In-person visitation is one of the main and most important methods for families to communicate with an incarcerated loved one and maintain social bonds. Research consistently shows that visitation improves outcomes among incarcerated people, both while incarcerated and once they are released. Yet, families often must travel long distances, navigate punitive uncodified and codified policies related to visitation, and cope with a lack of privacy and constant surveillance.
My research with co-authors Drs. Dana DeHart and Cheri Shapiro (University of South Carolina) examined the stressors related to prison visitation through interviews with people incarcerated (n = 77) and family members (n = 21) on the outside in a southeastern state. Most prominently, families described the burdens, or strains and sacrifices, associated with visitation largely stemming from transportation costs (i.e., gas, lodging), food during visitation, and buying clothes to fit the strict dress code. Families also described issues with the scheduling of visitation that made it difficult for them to visit due to their work schedules. One incarcerated woman stated that her husband moved to avoid the 10 hours commute to come visit her in prison. Families also faced the uncertainty of visitation closures without notice due to seemingly arbitrary lockdowns in the facility.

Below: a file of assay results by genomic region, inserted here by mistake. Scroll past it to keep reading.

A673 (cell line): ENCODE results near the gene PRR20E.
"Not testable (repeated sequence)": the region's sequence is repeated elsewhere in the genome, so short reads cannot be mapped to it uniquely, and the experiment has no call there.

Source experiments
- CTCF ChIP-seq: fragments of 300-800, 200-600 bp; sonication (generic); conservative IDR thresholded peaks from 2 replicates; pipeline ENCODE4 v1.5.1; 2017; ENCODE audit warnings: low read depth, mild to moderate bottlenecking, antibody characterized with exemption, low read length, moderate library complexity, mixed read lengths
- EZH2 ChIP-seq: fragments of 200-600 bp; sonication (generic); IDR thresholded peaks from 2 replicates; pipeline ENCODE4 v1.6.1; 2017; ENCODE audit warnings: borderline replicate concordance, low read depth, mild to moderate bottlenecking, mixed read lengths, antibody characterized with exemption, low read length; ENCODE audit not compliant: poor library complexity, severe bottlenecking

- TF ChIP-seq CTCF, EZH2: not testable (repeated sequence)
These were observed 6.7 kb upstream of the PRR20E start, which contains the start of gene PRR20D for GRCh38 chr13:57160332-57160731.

Families also described significant anxiety around the rules and intense environment they faced once at the facility. Strict dress codes were a constant source of frustration and apprehension and disproportionately impacted women visitors. Families reported inconsistencies in the implementation of the dress code rules. For example, one family member stated that she was turned away for an outfit she had worn to visit several times previously. A mother who visited her son remarked, “You’re at their mercy. The rules are subject to change. They treat the inmates like they’re nobody, and when you come in, you’re treated the same way. It’s degrading. The staff have no empathy. It’s like they are desensitized.”
Beyond the stressors families face to enter the facility, they must also endure constant surveillance and lack of privacy. Correctional officers stand guard nearby during visitation. Often, there are restrictions on how long families can touch or embrace–imagine how this could impact critical parent-child connections. Other restrictions can extend to how often family members are able to stand or use the restroom.